Regents Enjoy Educational Retreat In Socorro

SOCORRO, N.M. August 24, 2010 – The New Mexico Tech Board of Regents enjoyed an informative and educational two-day retreat in Socorro in early August, foregoing the planned trip to Chama.


New Mexico Tech's board of regents got a first-hand view of 'M' Mountain  during the annual retreat in Socorro.



Mechanical engineering students showed the board the results of their hard work.



Dr. Snezna Rogelj (left) gave Tech regents and administrators a tour of the biology department's labs.


“The traditional purpose of a retreat is to get everyone away from the daily grind of the university so we can have a refreshing dialog and discuss planning,” Regent Jerry Armijo said. “The big issue this year is that we’ve asked everyone, particularly faculty, to cut costs. We’ve asked faculty to work harder without raises and they have marched without complaint. We couldn’t in good conscious justify any out-of-town expense for a retreat.”

The Regents also wanted to familiarize themselves with academic and research projects on campus. The retreat kicked off with the regular August meeting of the board on Thursday afternoon.

The board members were treated to a tour of the Magdalena Ridge Observatory and Langmuir Laboratory for Atmospheric Research on Thursday evening and a series of demonstrations and tours all day Friday and Saturday morning.

Armijo, a native of Socorro, said the experience was enjoyable because the board members interacted with faculty and students.

“Quite frankly, I learned a lot,” he said. “With the faculty, they all have a story to tell us about their research projects. Not only did I learn a lot about the specifics about their research, but we walked away impressed with their enthusiasm.”

Dr. Van Romero, vice president of research and a Tech graduate in physics, lead the tour of the observatory’s interferometer. Dr. Eileen Ryan, director of the observatory’s 2.4-meter telescope, led a tour and demonstration of the single telescope.

Friday on campus, master’s student Alisa Shtromberg and doctoral student Tyler McCracken presented their work that is helping develop the new interferometer.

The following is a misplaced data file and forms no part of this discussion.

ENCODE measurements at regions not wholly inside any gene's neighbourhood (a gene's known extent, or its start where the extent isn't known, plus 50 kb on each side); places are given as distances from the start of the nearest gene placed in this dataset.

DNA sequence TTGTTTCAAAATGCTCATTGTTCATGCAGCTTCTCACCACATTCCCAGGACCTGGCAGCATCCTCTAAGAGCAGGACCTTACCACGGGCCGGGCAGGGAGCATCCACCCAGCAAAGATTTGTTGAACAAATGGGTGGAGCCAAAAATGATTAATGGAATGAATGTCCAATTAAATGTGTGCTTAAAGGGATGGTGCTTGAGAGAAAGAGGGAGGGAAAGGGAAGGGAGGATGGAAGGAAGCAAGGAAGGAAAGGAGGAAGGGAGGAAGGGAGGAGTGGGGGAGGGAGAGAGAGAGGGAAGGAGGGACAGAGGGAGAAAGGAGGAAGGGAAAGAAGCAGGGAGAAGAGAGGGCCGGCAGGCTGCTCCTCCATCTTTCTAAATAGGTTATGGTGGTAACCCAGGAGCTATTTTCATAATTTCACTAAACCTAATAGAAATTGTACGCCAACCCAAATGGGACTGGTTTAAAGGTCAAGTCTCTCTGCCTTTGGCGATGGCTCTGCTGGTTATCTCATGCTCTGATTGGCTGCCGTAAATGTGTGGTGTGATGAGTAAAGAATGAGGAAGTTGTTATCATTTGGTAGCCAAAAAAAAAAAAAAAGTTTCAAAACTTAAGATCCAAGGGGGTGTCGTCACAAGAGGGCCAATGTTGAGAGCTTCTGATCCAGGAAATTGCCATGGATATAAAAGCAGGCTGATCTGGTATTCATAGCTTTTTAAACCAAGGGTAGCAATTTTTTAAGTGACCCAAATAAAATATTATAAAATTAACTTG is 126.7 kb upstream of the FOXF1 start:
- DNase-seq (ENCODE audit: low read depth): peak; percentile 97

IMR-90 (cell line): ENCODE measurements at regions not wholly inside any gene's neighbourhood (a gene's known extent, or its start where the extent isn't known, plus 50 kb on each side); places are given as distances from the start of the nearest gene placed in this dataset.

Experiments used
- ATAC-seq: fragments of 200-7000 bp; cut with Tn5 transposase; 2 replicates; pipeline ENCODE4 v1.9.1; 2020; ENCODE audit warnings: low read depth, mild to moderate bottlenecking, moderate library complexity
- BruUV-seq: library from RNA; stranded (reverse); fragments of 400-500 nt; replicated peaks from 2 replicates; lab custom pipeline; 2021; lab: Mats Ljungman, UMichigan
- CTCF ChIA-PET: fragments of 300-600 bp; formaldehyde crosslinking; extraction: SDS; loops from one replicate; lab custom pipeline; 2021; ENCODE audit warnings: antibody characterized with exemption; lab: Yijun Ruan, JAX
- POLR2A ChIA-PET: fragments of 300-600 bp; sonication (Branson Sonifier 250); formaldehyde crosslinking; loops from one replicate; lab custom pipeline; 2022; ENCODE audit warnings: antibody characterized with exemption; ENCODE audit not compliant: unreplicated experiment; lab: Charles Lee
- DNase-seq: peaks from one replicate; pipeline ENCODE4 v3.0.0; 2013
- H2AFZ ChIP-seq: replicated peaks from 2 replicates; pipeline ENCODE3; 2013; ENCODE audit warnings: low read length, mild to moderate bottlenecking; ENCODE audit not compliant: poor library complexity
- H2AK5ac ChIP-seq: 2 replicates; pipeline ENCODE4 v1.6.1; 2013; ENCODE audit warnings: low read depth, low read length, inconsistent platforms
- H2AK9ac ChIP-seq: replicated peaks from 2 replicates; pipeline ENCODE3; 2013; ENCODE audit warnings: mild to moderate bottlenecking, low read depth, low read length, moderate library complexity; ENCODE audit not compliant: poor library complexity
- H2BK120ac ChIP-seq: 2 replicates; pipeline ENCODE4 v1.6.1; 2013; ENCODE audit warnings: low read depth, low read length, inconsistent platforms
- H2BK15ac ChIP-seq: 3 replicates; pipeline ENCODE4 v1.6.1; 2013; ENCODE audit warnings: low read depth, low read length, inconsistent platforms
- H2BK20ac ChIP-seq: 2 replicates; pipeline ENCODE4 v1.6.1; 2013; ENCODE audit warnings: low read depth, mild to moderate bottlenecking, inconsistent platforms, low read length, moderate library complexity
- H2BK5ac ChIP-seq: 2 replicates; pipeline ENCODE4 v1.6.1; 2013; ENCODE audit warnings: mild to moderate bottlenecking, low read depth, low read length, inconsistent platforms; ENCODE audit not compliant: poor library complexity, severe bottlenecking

On Friday morning, the Regents were treated to demonstrations by two mechanical engineering student teams. The mini-baja team showed off their off-road vehicle and explained their research and engineering project. The SAE Aero team, which designs and builds a remote-controlled airplane each year, also presented their project.

“As Regents, we don’t have that many opportunities to get to know students on a personal level,” Armijo said. “We got to visit with them personally. We certainly respect the amount of hard work they put into these activities. More than anything, what impressed me was how much fun they have interacting with each other. That’s why they come here – they get to do these unique projects and they get to learn at the same time.”

University president Dr. Daniel H. Lopez said the student presentations demonstrated how Techies learn not only practical engineering and theory, but also professional skills.

“Engineers are not only responsible for design and manufacture, but also teamwork and budgeting,” he said. “These presentations give Regents the student flavor about their world of work.”

Other presentations included the Distance Education program, the biochemistry program by Dr. Snezna Rogelj and the computer science department.

Dr. Rogelj led the Regents on a tour of the biology laboratories and offices. She discussed the biology department’s antibiotic and cancer drug discovery efforts and student successes in research, internships, medical school and veterinary school.

“I took the opportunity to point out that our exciting research progress is not only dependent on clever ideas by the faculty, but that it is the entire support network of students, researchers and staff,” she said. “Everyone on the team makes critical contributions in making our department a successful and happy family.”

Computer Science and Engineering Department chair Dr. Lorie Liebrock 

Rob Hepler of the Distance Ed program and George Becker of the Master’s of Science Teaching program talked to the Regents about Tech’s technical capabilities.

Hepler said Tech offers about 70 hours of live class time each week, plus more pre-recorded classes. The campus includes four studios, with a fifth coming on line this fall, plus two more interactive studios in Albuquerque.

The Regents also enjoyed a Saturday breakfast near the top of ‘M’ Mountain. During that excursion, Bureau of Geology senior engineer and local historian Bob Eveleth presented his research about the legacy of the ‘M’ atop the mountain.

“Bob Eveleth gave a presentation about his research into the ‘M’ and its rich and colorful history,” Armijo said. “I’ve lived here most of my life and I didn’t know 10 percent of the history. We trekked up there and had a bird’s eye view and that was great. I hope more local people can have that experience because it’s quite unique.”

– NMT –

By Thomas Guengerich/New Mexico Tech